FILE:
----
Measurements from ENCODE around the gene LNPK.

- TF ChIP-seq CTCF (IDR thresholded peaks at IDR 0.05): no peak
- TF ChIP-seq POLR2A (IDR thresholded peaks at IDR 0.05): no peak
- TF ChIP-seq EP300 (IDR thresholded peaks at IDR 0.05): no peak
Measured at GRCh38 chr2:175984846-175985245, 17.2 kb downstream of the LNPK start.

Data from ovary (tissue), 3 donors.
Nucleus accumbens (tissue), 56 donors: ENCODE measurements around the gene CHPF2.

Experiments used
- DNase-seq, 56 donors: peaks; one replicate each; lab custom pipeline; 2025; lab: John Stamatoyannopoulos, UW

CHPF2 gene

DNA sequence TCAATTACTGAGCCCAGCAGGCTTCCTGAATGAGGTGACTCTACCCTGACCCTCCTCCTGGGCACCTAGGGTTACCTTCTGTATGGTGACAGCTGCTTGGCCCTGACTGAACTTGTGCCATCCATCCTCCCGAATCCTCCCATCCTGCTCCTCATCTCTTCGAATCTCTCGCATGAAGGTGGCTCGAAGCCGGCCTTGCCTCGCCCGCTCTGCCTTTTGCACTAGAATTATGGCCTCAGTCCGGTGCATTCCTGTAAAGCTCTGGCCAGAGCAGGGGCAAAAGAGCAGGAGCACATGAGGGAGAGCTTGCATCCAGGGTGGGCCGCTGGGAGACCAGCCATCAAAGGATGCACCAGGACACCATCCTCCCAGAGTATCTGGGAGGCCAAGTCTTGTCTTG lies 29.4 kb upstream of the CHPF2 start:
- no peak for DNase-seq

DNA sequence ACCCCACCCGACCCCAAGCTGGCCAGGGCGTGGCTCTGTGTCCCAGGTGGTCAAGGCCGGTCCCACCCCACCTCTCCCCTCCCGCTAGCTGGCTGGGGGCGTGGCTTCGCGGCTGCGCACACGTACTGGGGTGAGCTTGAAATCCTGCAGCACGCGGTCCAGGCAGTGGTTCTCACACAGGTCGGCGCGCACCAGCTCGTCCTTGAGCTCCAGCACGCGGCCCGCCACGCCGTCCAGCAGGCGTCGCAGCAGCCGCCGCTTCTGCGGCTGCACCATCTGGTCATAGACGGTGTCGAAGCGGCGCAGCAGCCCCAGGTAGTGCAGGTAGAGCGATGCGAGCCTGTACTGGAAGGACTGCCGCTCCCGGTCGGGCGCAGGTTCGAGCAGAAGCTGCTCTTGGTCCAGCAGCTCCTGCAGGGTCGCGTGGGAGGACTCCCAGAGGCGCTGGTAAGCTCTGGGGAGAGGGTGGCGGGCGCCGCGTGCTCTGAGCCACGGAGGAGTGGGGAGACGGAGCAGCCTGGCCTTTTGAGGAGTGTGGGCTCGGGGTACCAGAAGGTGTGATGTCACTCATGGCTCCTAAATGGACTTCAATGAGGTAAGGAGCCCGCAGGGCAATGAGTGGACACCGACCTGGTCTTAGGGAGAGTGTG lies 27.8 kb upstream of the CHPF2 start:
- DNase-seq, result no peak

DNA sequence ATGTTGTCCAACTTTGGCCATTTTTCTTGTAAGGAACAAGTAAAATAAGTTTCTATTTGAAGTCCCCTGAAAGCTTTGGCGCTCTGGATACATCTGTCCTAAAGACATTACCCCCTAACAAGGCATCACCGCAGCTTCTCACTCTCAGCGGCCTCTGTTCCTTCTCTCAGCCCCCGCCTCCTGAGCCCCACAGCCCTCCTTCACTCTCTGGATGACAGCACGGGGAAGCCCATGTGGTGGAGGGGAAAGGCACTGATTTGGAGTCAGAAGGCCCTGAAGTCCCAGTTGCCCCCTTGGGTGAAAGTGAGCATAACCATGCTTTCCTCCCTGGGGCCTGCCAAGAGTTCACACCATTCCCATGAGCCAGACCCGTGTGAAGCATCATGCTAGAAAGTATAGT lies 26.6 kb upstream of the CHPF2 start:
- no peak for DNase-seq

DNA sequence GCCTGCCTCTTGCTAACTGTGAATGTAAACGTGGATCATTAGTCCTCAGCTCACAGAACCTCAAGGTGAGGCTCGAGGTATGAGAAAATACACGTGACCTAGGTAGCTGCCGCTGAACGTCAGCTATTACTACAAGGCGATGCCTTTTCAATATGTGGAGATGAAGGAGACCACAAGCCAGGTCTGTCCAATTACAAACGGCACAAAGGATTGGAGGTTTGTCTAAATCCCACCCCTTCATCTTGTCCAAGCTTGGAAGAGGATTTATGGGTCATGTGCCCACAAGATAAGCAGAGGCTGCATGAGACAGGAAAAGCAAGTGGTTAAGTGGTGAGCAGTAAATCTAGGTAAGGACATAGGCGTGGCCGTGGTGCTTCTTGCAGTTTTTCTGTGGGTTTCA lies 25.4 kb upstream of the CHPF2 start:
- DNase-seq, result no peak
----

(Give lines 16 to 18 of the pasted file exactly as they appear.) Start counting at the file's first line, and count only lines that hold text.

- no peak for DNase-seq

DNA sequence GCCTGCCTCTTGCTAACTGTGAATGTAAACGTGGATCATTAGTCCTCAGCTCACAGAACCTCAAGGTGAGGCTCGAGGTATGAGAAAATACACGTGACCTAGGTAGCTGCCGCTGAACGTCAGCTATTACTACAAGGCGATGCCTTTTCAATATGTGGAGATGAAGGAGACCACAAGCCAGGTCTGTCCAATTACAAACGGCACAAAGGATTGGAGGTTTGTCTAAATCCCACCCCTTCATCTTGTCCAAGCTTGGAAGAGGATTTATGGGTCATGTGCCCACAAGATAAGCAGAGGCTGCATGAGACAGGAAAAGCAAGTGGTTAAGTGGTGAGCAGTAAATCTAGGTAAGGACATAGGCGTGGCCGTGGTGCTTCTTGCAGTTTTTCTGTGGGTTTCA lies 25.4 kb upstream of the CHPF2 start:
- DNase-seq, result no peak